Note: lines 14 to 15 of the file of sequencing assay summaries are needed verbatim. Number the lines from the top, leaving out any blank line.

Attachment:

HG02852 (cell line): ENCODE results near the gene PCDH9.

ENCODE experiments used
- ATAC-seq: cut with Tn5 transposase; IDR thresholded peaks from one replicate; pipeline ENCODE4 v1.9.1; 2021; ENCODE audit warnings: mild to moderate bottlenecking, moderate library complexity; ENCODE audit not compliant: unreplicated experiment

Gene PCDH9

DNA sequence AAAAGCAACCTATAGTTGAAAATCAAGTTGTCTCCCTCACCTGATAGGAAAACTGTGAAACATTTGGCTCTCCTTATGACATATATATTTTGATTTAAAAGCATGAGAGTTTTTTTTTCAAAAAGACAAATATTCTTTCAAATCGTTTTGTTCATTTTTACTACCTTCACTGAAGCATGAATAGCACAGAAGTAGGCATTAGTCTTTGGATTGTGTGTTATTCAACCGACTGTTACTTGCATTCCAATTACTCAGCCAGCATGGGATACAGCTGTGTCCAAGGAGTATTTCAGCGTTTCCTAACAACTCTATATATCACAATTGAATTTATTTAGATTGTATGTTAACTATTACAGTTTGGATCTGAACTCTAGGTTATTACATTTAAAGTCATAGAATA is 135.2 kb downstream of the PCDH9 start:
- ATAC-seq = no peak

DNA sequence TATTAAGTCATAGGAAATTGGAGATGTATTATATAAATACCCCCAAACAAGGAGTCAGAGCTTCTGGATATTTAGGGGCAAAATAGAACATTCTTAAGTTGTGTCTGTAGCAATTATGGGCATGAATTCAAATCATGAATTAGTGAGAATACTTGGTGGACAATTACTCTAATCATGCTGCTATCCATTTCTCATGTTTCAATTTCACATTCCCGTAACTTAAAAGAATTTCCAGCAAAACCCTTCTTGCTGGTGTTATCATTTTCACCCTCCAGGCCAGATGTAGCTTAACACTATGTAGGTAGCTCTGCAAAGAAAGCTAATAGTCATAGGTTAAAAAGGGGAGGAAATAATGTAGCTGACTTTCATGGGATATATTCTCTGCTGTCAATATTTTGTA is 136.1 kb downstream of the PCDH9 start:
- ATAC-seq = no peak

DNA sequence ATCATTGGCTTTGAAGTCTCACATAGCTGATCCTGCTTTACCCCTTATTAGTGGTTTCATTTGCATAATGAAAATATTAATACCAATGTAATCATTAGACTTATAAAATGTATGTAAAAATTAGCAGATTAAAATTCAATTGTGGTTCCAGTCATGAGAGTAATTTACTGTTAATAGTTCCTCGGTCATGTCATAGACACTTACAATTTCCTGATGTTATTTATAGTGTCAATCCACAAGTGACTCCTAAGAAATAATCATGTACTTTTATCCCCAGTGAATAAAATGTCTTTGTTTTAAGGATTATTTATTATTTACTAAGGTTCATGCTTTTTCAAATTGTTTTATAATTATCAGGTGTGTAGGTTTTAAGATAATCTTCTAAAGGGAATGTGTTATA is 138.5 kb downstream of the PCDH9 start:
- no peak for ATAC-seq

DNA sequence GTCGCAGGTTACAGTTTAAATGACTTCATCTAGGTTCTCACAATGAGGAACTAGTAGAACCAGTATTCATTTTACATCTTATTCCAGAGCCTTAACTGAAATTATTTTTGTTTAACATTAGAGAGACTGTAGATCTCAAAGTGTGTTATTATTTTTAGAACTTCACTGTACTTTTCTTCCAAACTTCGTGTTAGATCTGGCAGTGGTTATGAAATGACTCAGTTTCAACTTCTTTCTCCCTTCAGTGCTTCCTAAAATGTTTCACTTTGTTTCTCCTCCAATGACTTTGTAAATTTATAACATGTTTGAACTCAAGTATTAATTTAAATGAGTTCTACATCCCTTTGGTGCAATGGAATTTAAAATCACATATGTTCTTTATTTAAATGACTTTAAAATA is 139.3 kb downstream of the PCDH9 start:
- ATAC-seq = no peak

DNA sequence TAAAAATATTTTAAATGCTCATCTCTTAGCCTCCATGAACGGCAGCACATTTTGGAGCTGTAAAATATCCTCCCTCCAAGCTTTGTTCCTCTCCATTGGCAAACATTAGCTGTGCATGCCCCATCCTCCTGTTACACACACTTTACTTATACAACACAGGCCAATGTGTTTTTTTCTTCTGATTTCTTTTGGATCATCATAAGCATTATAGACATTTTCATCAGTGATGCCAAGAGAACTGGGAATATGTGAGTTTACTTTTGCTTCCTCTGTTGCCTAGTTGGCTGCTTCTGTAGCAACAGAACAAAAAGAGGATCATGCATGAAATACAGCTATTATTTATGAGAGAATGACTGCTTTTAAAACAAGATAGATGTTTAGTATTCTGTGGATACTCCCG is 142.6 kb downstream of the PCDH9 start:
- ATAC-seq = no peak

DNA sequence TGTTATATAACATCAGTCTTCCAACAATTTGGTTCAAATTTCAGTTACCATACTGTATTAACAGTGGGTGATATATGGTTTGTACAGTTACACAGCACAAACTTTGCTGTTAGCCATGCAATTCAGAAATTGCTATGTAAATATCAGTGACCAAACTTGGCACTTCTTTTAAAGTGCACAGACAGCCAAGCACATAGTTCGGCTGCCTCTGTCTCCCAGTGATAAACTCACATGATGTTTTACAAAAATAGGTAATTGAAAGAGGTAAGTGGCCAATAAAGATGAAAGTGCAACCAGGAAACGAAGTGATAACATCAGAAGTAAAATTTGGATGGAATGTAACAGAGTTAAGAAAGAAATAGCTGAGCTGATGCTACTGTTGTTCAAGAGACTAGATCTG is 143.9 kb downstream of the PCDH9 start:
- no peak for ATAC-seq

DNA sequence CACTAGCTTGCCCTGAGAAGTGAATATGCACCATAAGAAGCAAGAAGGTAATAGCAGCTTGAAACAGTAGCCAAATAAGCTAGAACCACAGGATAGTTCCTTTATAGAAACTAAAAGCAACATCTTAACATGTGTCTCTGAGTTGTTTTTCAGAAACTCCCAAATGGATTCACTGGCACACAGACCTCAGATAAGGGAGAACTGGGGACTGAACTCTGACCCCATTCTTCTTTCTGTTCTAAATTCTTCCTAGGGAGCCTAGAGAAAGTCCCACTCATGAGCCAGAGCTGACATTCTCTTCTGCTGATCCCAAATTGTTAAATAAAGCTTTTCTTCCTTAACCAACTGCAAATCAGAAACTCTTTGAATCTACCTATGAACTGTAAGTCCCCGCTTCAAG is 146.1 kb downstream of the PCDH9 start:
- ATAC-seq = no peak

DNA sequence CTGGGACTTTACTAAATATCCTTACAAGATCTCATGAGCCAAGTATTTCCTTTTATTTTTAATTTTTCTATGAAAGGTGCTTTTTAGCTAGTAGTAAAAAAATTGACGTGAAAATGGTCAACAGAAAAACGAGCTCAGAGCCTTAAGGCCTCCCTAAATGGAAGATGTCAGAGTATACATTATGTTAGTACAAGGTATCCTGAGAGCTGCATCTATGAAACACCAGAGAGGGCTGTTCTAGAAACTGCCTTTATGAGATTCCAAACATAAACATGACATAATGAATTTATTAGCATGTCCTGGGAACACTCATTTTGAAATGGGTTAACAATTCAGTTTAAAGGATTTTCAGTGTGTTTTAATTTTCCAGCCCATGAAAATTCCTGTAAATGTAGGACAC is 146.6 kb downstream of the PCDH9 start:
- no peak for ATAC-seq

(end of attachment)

- ATAC-seq = no peak

DNA sequence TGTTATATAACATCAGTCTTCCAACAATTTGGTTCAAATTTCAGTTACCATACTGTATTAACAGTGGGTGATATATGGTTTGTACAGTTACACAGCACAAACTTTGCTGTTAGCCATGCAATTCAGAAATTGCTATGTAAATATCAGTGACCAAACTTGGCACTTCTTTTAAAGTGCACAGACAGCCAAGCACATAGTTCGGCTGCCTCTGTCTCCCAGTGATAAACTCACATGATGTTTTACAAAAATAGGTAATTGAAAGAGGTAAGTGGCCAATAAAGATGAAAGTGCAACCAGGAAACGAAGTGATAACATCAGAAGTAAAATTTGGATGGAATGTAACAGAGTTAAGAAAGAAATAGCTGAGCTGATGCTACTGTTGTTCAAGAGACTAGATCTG is 143.9 kb downstream of the PCDH9 start: